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June 2016

Lawsuits target Catholic hospitals for refusing to provide emergency miscarriage management

Huffington Post
Eight years ago, Dr. Lori Freedman began a study of how the medical practices of obstetrician-gynecologists are affected by abortion training they received during their residencies — and she stumbled on an unexpected finding.

Funding and policies critical for abortion patients’ access to birth control

UCSF Bixby Center
Adequate health insurance and supportive policies are critical to women’s birth control access during abortion care. Additional measures for uninsured women, like expanding the scope of donated funds that currently cover abortion care to also cover birth control and a new lower-cost IUD, may help women actually use the methods of their choice no matter the cost.

Reversing the ban on sperm donations from MSM

UCSF Bixby Center
Currently, sperm donors must complete an HIV test, and may also be questioned about their sexual practices or required to undergo a physical exam to look for signs of anal intercourse. However, there is no evidence that these questions or the physical exam affect the chance of catching a false-negative HIV test.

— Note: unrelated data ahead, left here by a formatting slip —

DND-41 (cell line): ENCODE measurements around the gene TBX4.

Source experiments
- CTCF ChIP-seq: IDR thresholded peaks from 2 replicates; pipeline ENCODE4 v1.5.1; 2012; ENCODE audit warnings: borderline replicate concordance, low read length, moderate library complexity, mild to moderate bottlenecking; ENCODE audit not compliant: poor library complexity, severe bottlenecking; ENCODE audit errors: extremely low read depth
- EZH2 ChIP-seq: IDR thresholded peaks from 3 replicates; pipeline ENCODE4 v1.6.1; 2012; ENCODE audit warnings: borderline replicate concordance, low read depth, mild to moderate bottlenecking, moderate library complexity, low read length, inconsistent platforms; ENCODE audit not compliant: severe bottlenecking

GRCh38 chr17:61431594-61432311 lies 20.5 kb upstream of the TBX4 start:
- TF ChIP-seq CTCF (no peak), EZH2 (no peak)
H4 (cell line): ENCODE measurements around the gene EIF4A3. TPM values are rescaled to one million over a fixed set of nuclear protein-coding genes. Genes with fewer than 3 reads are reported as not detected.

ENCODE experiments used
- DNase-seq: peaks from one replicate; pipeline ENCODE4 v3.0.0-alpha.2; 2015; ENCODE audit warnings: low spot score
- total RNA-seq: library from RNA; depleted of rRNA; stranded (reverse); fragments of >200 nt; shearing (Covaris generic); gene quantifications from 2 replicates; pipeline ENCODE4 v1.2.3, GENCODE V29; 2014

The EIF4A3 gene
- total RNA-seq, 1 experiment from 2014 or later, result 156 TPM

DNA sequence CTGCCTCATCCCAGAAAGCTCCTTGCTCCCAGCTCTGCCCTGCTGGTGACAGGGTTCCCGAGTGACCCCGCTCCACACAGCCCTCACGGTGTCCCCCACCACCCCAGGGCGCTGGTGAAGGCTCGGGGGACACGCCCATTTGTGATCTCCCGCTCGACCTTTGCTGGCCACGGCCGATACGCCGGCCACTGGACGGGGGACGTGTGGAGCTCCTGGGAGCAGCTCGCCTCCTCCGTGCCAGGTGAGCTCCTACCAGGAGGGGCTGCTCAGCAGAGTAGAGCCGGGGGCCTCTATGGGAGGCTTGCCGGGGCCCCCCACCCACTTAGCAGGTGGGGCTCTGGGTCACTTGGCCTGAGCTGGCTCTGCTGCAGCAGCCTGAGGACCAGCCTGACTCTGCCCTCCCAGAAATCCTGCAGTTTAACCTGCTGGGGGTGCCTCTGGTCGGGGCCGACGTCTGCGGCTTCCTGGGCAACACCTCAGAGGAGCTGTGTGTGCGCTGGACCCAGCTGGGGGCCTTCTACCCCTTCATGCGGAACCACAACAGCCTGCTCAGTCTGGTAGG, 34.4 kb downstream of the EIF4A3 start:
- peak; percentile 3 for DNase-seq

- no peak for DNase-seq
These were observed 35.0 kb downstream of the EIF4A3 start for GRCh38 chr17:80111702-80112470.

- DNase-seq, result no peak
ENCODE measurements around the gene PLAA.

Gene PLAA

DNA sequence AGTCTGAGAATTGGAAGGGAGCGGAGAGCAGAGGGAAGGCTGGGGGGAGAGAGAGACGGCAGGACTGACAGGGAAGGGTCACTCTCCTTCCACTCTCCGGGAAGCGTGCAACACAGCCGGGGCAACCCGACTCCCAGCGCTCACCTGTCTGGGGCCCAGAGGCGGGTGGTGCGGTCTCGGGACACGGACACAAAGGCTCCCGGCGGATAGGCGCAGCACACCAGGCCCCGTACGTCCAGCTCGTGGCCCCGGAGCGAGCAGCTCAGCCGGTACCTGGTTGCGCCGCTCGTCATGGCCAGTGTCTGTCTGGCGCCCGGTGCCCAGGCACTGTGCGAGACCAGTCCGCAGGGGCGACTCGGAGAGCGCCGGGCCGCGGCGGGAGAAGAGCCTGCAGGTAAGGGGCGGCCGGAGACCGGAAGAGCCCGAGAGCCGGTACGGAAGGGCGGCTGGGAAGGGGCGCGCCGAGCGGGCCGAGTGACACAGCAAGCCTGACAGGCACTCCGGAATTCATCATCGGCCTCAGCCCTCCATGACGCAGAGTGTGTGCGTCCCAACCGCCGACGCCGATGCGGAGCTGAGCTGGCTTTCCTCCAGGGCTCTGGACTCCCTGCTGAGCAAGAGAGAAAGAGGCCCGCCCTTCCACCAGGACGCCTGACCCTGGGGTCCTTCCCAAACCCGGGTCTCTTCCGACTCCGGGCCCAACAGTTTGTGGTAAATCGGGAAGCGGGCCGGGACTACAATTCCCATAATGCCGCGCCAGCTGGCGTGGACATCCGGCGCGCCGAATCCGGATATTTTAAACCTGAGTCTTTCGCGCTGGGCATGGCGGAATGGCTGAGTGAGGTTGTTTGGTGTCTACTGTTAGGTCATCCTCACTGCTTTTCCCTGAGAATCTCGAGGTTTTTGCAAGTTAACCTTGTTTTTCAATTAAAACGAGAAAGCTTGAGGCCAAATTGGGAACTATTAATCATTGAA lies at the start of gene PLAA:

As abortion barriers grow, US Supreme Court ruling looms

Abortion may be legal in America, but US states are throwing up more and more barriers to the practice. So an upcoming decision from the Supreme Court is keenly awaited.

Why trans women belong in the fight for abortion rights

We spoke with experts to uncover the truth about the supposed tension between feminism and trans people, and how these two controversial movements are actually fighting for the same thing.

Glamour Magazine has more evidence that the DIY abortion has returned

On a national level, economist Seth Stephens-Davidowitz found that, though abortion rates are indeed down in states where conservative legislation has forced abortion clinics to close, live birth rates aren’t up by as large a margin.

After wave of anti-abortion laws, US sees signs of women taking drastic measures

Five years into a surge of anti-abortion legislation, experts say women are increasingly turning to dangerous methods to end their pregnancies.

May 2016

Five things to know about the state of medical abortion in Texas

Dallas Observer
This spring, the U.S. Food and Drug Administration gave Texas women seeking abortions a boost when it changed the label on mifepristone, a drug that can be used to medically induce abortion. The new label calls for a smaller dose of the drug to be administered in a wider time frame and is in line with the way doctors prefer to to prescribe mifespristone.

Innovative ways to cure vaginal infections

UCSF Bixby Center
Bacterial vaginosis (BV) is one of the most common vaginal infections, affecting nearly one in three women ages 15-44. We've launched a clinical trial of a product to prevent BV that aims to restore vaginal bacteria to a healthy balance.

Up against strict laws, Texas women learn do-it-yourself abortions

Susanna was young, single, broke and pregnant in southern Texas where, thanks to the state's strict laws, her chances of getting a surgical abortion at a clinic were slim to none.